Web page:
Sillimanite is a mineral with a hardness of 8 out of 10 on the Mohs scale of mineral hardness [?]. These Orthorhombicly structured gems are made of aluminum silicate, their full chemical compound being Al2SiO5.

Sillimanite is a grayish-blue aluminum silicate with an orthorhombic crystal system. It is trimorphic with andalusite and kyanite. All three have the same chemical compound but their atoms each arrange to create three different crystal forms.

It appears as long, slender crystals without distinct terminations, in off-white, gray, brown, pale green, slate-blue, blue-green, and these crystals are often in silky, fibrous aggregates (fibrolite). This fiber sillimanite is mistakenly called "radiated quartz." It also frequently occurs as needle-like crystal inclusions in other minerals, like quartz and feldspars. When it appears as inclusions in rose quartz and other gemstones, it causes that stone to exhibit asterism, star-like rays in reflected light.

It is hard, heavy, with perfect cleavage parallel to its fibers, with uneven fracture. It is transparent to translucent with vitreous to pearly luster. It is insoluble and infusible.

Sillimanite is widespread in high-temperature regional metamorphic rocks and occasionally in pegmatites, where volatile fluid elements in the later stage of magma cooling encourage crystal formation. It also occurs in gneiss, micaschist, granulite, eclogite. Most gem sillimanite is found in gem gravels, carried by fast-flowing water from its headwater rocks to downstream sediment areas.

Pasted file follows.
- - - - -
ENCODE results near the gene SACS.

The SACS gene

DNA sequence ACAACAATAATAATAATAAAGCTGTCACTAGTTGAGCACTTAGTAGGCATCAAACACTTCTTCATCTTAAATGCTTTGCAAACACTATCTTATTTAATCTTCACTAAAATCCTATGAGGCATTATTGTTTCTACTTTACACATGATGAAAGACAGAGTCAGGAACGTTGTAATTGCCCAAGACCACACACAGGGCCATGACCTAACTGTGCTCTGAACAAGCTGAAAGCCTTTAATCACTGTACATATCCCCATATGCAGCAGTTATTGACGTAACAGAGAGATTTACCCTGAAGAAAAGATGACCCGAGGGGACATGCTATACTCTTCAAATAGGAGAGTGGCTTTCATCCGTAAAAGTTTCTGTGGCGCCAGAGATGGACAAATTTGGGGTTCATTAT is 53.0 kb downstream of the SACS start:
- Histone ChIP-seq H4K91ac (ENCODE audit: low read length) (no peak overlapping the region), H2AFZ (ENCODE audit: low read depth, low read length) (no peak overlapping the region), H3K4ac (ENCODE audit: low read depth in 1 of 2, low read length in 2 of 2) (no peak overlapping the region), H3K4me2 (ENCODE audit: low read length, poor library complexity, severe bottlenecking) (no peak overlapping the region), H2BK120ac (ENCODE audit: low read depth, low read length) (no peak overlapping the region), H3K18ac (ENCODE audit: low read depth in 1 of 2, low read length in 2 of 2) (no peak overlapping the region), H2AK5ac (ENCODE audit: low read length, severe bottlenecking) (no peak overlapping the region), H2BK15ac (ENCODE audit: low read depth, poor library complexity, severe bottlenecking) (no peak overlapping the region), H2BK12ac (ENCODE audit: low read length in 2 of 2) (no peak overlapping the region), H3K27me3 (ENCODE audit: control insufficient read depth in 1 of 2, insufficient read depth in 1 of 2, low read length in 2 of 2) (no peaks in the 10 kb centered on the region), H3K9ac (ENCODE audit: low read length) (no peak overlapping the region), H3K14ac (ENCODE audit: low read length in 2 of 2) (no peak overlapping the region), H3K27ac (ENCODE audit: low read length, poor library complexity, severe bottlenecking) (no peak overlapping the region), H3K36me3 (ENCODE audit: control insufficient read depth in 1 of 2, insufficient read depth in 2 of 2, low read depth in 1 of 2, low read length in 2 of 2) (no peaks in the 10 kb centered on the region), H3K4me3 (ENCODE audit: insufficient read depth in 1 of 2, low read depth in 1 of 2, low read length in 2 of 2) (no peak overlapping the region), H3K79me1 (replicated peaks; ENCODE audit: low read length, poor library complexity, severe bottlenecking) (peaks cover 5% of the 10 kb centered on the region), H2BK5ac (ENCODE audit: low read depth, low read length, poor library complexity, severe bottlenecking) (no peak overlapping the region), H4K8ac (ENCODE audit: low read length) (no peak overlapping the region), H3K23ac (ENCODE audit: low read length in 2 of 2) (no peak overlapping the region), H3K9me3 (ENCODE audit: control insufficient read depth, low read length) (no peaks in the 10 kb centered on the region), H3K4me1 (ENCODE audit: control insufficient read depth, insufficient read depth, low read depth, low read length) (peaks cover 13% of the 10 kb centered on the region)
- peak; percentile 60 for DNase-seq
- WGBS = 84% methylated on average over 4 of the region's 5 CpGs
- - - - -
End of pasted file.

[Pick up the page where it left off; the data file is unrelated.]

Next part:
In the high-elevation Mogok region in Myanmar can be found violet-blue sillimanite stones, and in the Sri Lanka gem gravels, a grey-green chatoyant material is obtained. Group masses of greenish crystals have been found in Bohemia (Czechoslovakia); yellowish crystals in Val di Fassa (Trento, Italy), Bavaria and Saxony (Germany); specimens of chatoyant fibrolite aggregates in Brazil and South Carolina (USA). Blue crystals of sillimanite associated with rubies have been found in sands in Burma and Sri Lanka. Small-sized material similar to the Myanmar specimens is reported from Kenya. Large, remarkably pure masses (85% sillimanite) have been mined in India.

Sillimanite is also called bucholzite fibrolite - very rarely offered as a small gem quality stone but more often as a fibrous aggregate. Greenish or brownish varieties of sillimanite are used as an inferior substitute for jade. This has led to the unfortunate misleading term of 'false jade' to describe what is rightfully sillimanite.

The specific gravity [?] for Sillimanite is 3.25, it's refractive index [?] is 1.66-1.68, and it's double refraction [?] is 0.019.


Sillimanite was first described in 1824 after it was found in Connecticut, (USA) and is named after the American chemist Benjamin Silliman, who was one of the first Yale University professors of science and and analyzed many minerals, identifying their constituent elements.

Industrial Usages

Sillimanite is an industrial mineral used in the manufacture of refractories for furnaces, ovens, incinerators, reactors; high-temperature crucibles, and high temperature-resistant ceramics; and glass manufacturing. Chatoyant, green and blue varieties are used in jewelry. Sillimanite is valuable to geological study as a sensitive indicator of the temperature and pressure at which the host rock formed.

It is cut as faceted gemstones and sometimes with blue-green chatoyant effect. Sillimanite is one of the most difficult transparent gem materials to fashion.

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